Pope Francis is making the historical visit to Myanmar on 27-30 November 2017. This is the very first time that a Pope visits the country which has less than 700,000 Catholics, about 1.2% of the total population.

Archdiocese of Mandalay

  1. Brief Church History

            Mandalay is the second largest city in Myanmar, after the format capital, Yangon. Mandalay is remarkable for being at the heart of Burmese- Buddhist & Burmese culture. Catholic Christianity has always struggled to flourish in an environment that is so strongly Burmese and so strongly Buddhist. Even today the Archdiocese of Mandalay has only about 21,083 Catholics in an overall population of about 15 million  people with 30182.93 square miles.

            Even so, traces of Christianity in the greater Mandalay area can be traced back as far as the 1280’s. In Bagan, then a flourishing kingdom, there are frescoes containing crosses and some Latin and Greek words.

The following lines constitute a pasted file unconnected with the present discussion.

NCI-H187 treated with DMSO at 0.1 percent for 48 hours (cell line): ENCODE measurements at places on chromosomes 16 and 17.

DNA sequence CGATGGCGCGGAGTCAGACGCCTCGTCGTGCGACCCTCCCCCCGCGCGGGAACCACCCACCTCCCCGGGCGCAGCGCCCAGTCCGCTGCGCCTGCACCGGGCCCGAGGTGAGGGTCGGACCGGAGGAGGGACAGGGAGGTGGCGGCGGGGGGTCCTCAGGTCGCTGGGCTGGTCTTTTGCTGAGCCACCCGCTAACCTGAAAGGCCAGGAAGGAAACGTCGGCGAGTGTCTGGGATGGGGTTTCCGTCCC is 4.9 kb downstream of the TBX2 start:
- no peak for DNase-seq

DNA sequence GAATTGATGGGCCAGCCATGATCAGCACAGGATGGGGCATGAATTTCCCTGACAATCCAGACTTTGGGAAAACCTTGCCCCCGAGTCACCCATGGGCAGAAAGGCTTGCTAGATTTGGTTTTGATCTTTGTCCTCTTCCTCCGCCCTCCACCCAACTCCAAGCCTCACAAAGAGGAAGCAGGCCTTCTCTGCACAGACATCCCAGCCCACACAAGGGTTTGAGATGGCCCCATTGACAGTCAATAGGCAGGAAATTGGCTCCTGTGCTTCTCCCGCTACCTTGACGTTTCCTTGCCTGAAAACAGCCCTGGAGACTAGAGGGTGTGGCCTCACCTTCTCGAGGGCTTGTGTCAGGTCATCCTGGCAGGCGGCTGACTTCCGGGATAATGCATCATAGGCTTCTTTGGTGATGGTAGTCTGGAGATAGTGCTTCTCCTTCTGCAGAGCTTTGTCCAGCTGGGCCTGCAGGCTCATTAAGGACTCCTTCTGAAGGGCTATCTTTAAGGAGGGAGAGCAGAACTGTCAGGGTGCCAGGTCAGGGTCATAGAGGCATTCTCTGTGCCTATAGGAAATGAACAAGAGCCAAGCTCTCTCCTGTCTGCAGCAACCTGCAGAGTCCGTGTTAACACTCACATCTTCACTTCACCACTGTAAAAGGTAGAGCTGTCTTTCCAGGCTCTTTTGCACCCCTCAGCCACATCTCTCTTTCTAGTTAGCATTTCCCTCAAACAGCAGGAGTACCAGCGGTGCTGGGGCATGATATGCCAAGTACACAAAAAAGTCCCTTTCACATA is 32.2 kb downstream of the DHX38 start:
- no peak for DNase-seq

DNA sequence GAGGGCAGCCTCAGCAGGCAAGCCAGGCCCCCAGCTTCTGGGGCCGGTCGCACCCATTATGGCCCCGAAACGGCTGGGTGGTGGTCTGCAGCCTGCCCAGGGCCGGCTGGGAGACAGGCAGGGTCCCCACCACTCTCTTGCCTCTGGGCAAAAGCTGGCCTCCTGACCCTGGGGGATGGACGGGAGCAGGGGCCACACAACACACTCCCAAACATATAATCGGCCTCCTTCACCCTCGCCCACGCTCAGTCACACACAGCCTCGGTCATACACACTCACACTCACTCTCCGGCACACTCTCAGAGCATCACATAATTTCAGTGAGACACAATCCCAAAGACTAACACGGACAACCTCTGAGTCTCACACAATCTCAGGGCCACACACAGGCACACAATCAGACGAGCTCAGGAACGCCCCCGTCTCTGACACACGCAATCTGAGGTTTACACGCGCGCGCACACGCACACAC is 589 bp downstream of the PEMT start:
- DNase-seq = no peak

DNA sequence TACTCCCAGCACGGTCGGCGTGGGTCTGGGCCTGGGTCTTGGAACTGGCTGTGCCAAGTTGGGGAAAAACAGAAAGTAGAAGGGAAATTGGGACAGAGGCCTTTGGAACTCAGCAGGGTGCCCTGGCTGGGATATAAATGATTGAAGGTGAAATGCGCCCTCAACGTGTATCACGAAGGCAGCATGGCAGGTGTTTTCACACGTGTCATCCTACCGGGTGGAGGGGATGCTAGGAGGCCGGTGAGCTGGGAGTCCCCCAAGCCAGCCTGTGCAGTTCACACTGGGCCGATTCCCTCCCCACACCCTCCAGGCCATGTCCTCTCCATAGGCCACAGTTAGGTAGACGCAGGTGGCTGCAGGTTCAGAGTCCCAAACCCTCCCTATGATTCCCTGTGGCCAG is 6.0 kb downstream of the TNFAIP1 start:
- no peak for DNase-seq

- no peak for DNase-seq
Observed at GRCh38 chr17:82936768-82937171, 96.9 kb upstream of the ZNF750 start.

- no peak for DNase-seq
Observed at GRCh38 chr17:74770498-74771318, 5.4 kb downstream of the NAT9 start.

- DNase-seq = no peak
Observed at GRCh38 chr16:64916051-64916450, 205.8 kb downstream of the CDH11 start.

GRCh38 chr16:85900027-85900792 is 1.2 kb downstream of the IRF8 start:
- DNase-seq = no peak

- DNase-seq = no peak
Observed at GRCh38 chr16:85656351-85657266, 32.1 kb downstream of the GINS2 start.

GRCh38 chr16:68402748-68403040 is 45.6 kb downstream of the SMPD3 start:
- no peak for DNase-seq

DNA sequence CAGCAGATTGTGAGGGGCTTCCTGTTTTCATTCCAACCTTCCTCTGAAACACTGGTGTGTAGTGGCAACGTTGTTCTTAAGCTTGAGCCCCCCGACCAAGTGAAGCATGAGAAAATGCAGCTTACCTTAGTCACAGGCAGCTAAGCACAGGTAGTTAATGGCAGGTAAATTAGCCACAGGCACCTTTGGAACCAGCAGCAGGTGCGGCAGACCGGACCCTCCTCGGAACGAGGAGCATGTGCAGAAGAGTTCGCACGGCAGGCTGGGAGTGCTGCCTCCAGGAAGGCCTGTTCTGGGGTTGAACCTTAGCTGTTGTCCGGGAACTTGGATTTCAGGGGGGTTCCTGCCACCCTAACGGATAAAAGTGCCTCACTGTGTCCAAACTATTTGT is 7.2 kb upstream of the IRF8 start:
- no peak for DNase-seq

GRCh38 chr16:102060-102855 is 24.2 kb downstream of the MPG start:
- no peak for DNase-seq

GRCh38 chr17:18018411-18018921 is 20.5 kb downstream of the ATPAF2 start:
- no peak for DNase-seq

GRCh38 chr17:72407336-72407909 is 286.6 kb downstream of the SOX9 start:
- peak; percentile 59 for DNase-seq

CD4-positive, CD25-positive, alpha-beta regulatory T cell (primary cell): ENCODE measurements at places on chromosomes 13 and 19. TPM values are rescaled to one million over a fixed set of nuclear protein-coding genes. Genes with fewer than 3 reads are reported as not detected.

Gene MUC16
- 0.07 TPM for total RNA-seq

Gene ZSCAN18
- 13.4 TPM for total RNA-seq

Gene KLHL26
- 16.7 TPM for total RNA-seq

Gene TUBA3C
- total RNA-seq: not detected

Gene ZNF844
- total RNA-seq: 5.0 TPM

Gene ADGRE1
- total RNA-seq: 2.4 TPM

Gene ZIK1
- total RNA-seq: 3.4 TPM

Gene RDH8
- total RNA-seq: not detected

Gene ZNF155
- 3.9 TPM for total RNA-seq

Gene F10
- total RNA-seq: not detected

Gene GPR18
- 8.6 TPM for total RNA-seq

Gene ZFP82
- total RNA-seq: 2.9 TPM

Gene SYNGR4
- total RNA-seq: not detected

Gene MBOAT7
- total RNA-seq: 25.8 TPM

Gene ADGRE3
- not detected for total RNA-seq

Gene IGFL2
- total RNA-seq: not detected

It was only in the 1500’s, with the opening up of trade between Europe, especially Portugal, and the various kingdoms of Myanmar, that Christians – both clerical and lay – began to arrive in ay numbers. Many of the present Catholics in Mandalay trace their heritage back to this period.

            Successive generations of missionaries arrived, sometimes welcomed, sometimes rejected.

            In the 1700’s it was mostly the Barnabite Priests who came to the Mandalay area. They were remarkably creative in their efforts to reach out to the local population, some of them excelling in their study of the Burmese Language and the religious language of    Buddhism, Pali.

            In the 1800’s there was brief period where the mission in the Mandalay area was entrusted to the Oblates of the Blessed Virgin Mary. By the mid-1800’s there was quite a strong French political influence around Mandalay. At the same time the Paris Foreign Mission Society (M.E.P) assumed responsibility for Mandalay area.